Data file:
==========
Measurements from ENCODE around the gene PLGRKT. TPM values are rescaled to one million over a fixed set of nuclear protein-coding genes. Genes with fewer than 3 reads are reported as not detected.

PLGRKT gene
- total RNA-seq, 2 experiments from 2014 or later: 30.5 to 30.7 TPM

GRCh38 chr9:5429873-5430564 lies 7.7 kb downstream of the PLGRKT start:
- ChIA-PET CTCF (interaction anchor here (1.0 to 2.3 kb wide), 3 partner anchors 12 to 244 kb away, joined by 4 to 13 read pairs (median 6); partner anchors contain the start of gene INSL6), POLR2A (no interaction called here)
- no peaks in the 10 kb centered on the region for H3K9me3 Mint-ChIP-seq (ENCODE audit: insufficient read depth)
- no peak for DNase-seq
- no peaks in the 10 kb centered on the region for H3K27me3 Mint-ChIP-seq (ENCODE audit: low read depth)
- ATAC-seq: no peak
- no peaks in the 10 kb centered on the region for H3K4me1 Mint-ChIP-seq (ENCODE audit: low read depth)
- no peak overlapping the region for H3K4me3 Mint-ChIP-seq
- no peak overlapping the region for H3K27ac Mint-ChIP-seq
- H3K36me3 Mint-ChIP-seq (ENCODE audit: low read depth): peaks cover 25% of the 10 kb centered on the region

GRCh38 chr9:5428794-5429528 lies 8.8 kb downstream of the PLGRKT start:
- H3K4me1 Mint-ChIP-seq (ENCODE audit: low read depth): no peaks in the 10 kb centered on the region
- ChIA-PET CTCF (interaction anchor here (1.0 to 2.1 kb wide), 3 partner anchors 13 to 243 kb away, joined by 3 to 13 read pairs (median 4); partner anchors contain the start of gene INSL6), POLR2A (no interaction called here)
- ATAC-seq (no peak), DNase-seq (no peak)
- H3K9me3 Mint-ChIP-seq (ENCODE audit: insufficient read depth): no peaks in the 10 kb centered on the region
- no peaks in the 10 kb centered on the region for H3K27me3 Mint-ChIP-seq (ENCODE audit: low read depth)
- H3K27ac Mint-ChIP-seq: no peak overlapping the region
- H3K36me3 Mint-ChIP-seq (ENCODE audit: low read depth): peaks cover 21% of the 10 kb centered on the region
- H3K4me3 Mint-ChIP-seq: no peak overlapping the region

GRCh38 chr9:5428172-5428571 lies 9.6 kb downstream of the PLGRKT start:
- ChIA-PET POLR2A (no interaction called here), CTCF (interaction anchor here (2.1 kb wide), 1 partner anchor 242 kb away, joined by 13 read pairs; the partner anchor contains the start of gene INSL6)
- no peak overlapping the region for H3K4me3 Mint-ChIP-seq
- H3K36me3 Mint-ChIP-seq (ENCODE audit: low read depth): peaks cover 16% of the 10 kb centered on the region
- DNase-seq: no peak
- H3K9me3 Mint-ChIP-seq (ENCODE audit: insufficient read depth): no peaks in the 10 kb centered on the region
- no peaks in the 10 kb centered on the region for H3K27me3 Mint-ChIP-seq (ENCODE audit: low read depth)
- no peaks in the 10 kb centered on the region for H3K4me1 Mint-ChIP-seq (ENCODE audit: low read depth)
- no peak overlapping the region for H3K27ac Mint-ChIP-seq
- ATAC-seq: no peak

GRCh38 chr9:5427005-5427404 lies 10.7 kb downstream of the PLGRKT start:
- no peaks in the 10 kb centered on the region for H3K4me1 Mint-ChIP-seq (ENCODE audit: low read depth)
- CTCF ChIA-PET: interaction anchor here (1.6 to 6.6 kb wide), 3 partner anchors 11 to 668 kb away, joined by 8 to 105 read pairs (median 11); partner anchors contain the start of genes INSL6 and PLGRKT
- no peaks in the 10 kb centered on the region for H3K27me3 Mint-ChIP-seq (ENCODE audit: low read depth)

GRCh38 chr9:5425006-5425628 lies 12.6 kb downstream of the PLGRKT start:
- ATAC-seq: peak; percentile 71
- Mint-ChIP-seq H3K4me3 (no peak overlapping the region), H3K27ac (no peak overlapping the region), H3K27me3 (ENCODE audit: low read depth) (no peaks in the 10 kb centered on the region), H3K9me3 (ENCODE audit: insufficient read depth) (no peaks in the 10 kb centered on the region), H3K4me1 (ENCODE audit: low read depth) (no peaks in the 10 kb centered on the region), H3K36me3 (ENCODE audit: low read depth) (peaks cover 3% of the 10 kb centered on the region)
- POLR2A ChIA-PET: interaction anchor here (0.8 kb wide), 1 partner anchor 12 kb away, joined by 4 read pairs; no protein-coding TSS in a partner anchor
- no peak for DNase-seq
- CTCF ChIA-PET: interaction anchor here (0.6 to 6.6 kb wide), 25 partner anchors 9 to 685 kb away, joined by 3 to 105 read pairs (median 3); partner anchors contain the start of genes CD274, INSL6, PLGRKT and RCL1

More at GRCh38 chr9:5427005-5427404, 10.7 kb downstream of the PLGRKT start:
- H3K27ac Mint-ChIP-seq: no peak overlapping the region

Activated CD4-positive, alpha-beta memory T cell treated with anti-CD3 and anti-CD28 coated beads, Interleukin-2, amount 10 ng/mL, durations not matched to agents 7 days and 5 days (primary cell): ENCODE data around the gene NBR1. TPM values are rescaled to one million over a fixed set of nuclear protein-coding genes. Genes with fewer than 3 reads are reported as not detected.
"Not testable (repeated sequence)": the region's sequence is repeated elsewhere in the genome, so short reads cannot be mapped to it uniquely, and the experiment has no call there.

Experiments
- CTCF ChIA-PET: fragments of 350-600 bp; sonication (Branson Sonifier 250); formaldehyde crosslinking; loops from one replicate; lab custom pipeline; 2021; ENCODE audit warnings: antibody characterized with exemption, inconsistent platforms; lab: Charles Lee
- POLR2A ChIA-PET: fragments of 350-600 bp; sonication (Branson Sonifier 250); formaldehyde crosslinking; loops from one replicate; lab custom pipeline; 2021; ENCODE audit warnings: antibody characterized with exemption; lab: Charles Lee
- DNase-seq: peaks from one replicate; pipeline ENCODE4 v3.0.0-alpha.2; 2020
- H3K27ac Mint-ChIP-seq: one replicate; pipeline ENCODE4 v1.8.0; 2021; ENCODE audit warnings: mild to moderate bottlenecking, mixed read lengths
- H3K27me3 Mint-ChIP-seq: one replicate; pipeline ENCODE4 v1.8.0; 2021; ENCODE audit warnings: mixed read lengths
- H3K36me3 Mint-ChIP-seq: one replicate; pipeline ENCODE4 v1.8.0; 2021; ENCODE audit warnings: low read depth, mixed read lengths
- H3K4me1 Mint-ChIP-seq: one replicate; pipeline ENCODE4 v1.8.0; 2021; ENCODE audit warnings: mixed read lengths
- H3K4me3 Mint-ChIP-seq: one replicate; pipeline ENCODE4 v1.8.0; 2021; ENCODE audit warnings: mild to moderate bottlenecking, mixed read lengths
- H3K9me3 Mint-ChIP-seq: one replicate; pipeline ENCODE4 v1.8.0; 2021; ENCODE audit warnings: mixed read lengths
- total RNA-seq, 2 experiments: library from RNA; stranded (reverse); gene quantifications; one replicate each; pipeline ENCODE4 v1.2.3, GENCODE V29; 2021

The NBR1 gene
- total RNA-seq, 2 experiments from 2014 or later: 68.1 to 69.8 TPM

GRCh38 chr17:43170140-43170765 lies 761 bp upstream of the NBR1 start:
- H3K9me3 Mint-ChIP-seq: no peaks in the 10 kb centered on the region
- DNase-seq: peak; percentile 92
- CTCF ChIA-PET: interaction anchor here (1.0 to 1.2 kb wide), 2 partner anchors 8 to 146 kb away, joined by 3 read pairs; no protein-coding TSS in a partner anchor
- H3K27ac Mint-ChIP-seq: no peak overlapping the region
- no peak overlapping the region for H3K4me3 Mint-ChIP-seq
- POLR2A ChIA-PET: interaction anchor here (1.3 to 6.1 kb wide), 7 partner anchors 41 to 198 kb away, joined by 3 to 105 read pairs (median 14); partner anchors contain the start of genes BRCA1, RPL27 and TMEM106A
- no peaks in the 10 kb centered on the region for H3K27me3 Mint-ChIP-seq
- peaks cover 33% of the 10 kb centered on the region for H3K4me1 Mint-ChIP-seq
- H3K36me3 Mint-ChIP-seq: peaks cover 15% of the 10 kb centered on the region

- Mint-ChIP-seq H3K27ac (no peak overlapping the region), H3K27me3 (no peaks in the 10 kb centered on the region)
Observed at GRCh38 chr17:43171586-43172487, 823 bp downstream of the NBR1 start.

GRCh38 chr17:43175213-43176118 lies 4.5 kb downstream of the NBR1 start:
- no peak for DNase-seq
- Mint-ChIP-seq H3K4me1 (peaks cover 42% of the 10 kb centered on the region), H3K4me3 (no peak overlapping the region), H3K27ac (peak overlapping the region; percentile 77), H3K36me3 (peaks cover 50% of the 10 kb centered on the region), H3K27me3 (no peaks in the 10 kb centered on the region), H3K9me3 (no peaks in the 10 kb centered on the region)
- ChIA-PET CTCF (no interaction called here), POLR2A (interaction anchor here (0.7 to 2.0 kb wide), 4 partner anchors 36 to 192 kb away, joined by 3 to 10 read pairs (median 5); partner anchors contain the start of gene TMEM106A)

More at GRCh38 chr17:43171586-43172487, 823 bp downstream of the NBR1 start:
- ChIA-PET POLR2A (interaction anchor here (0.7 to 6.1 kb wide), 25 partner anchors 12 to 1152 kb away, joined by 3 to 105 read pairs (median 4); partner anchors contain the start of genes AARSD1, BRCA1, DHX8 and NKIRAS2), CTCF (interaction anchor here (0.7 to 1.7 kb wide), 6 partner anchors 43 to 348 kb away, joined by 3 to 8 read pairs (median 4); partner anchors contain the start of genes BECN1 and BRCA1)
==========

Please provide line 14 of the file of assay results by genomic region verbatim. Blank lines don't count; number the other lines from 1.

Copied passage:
GRCh38 chr9:5428794-5429528 lies 8.8 kb downstream of the PLGRKT start: